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Outside In

To become mayor, Bill de Blasio has to harness the energies of the outer-boroughs—and paint Christine Quinn as a Bloomberg clone.

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Illustration by Andy Friedman  

Howard Beach smelled of diesel exhaust and seawater. It was a sunny Sunday morning nearly two weeks after Sandy hit the neighborhood and generators were chugging loudly while utility crews struggled to restore traffic lights. A dozen volunteers assembled by Public Advocate Bill de Blasio went door to door, distributing a thick sheaf of instructions on how to apply for aid. “I can’t believe how many folks have no clue they can get compensation for lost wages,” De Blasio said later. “Not even the beginning of a hint of a clue! I can’t believe how many places I’ve been in the last two weeks where the refrain was, ‘No one has been here from the government.’ No one has explained what FEMA can do for you, to how to apply for unemployment, to where you can get your medications. It’s been a vacuum.”

He exaggerated some: City Hall had indeed been distributing much of that information, but in the middle of a vast emergency there were bound to be gaps. Fortunately for these Queens residents, De Blasio was helping fill the void. Fortunately for De Blasio, the storm may have handed him a political opening.

Six months from now, Sandy will be a political side issue. But the storm and the recovery illuminate what’s sure to be one of the central cleavages in the campaign for City Hall: Between De Blasio and Christine Quinn, between the outer-boroughs and Manhattan, and between those who think Mike Bloomberg’s been an excellent mayor and those who don’t.

De Blasio can’t make a traditional ­outer-borough white-ethnic-resentment play: He lives in Park Slope, worked for David Dinkins and Hillary Clinton, and, despite his last name, is more Upper West Side than Bensonhurst in his political beliefs. Plus he’s too tall and too coolly calculating. Then again, the outer-boroughs nowadays are more similar to Manhattan, politically, than they used to be, and not simply because of Bloomberg-era gentrification. The old fault lines were crime and race, and while they haven’t disappeared completely as political issues—stop-and-frisk will be a hot topic next year—they’re no longer paramount. The new demographics of the ­outer-boroughs offer the chance to form coalitions around economic concerns. “The outer-borough seniors on fixed incomes and the emerging immigrant and younger minority groups have things in common—affordable housing, education, transportation,” says Bruce Gyory, who was one of the very few political consultants to correctly predict how tight the 2009 mayoral race would be. “Everyone’s fixated on Manhattan and the Upper West Side. The real action is going to be in the outer-boroughs.”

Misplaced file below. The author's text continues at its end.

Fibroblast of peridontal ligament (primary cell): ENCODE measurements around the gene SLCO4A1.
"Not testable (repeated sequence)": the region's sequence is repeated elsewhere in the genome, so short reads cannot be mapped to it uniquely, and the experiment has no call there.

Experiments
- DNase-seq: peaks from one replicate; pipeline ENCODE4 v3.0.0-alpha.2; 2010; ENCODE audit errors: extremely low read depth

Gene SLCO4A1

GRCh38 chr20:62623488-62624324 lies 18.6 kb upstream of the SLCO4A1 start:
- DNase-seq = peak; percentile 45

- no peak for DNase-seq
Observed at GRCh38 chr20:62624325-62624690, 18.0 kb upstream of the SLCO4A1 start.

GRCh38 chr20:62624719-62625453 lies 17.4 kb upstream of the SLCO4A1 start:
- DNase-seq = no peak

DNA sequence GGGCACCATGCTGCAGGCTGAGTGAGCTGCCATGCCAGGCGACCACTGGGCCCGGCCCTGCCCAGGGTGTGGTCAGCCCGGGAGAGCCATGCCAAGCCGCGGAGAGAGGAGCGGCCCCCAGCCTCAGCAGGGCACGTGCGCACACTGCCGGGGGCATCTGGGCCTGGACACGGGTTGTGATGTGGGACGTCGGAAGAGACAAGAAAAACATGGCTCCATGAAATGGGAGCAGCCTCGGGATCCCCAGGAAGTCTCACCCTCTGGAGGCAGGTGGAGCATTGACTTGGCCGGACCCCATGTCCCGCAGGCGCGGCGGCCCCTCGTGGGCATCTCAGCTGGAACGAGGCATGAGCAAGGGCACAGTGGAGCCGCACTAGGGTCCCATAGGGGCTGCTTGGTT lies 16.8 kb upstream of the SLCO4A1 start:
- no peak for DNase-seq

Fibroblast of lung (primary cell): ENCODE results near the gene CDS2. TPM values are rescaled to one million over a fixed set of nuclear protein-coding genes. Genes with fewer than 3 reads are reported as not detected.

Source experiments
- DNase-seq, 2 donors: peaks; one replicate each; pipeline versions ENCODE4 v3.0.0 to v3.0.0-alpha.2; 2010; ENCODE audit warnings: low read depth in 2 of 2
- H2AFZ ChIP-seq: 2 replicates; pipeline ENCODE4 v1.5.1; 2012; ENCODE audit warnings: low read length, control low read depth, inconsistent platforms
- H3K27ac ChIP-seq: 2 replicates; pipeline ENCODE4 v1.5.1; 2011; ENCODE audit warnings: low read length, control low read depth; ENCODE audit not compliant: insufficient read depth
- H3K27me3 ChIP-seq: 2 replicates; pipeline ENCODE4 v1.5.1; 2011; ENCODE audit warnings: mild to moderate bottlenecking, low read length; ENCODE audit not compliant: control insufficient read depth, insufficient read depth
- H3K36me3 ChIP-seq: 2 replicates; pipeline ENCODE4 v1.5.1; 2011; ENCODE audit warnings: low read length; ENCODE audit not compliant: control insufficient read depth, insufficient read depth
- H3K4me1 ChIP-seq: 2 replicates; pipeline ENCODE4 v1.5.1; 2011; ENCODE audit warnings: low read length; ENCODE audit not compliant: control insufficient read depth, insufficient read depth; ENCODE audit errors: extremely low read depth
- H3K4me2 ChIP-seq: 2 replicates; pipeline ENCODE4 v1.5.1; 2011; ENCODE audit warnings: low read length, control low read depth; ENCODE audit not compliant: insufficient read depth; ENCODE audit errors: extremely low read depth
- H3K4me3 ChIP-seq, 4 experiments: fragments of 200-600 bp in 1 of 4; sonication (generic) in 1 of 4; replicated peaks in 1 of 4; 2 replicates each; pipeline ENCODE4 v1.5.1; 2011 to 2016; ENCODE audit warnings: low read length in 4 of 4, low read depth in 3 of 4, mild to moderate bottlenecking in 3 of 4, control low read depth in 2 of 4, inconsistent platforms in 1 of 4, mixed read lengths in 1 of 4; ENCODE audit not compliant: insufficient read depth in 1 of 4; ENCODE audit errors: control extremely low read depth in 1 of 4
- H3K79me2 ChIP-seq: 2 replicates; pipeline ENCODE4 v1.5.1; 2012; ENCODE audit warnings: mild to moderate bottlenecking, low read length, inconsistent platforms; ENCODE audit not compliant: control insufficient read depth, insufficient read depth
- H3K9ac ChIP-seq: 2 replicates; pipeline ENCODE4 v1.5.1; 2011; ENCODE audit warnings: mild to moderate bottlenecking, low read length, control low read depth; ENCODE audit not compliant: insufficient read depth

The candidate who can grasp that new dynamic will have a significant advantage. There aren’t many Democratic primary votes where the storm was most damaging, but Sandy’s tonal aftermath—the grousing that once again Manhattan got more attention than the blue-collar sections of the city—is part of the puzzle. It gives De Blasio (as well as Bill Thompson, who will also be a significant factor in 2013) an opportunity to strengthen his argument that a Quinn mayoralty will essentially be a Bloomberg fourth term. The exit of Scott Stringer makes it easier for De Blasio to run as the true progressive Democrat. By taking to the streets in Howard Beach, bashing NYCHA’s sluggishness in restoring power and heat in Red Hook, and pushing for lefty favorites like the paid-sick-leave bill, De Blasio is trying to draw a contrast with Quinn as out of touch with real working New Yorkers, beholden to big business, and too close to Bloomberg. That argument has natural appeal to liberals on the Upper West Side. De Blasio is also trying to bring in voters in ethnically disparate middle-class neighborhoods like Rego Park and Jackson Heights and the north shore of Staten Island. “De Blasio has an instinct for that kind of coalition-building,” says a strategist not affiliated with any of the candidates. “And Quinn, not that she can’t learn, but she’s a creature of Manhattan.”

Some history is instructive here also. In 2005, De Blasio and Quinn battled to become City Council speaker. De Blasio mustered votes from his fellow Council members. Quinn focused on assembling support from the county leaders who held sway over Council members. It was bottom up versus top down, and Quinn won. This time Quinn will make her own grassroots appeal. After the storm she was highly visible in the Rockaways and on Staten Island, and she’s talking more about her family’s immigrant history. She’s no elitist, and her classically Irish surname, augmented by red hair and a squawky voice, gives her an authentically ethnic New York aura. Quinn’s camp says she polls very well with Koch-Giuliani Democrats. But her greatest political strength and vulnerability is her closeness to Bloomberg, the biggest boss in town. Quinn’s cooperation with the mayor has given her a high profile and an image as an almost co-mayor, but it’s also saddled her with responsibility for Bloomberg’s evasion of term limits and raised questions about her independence.


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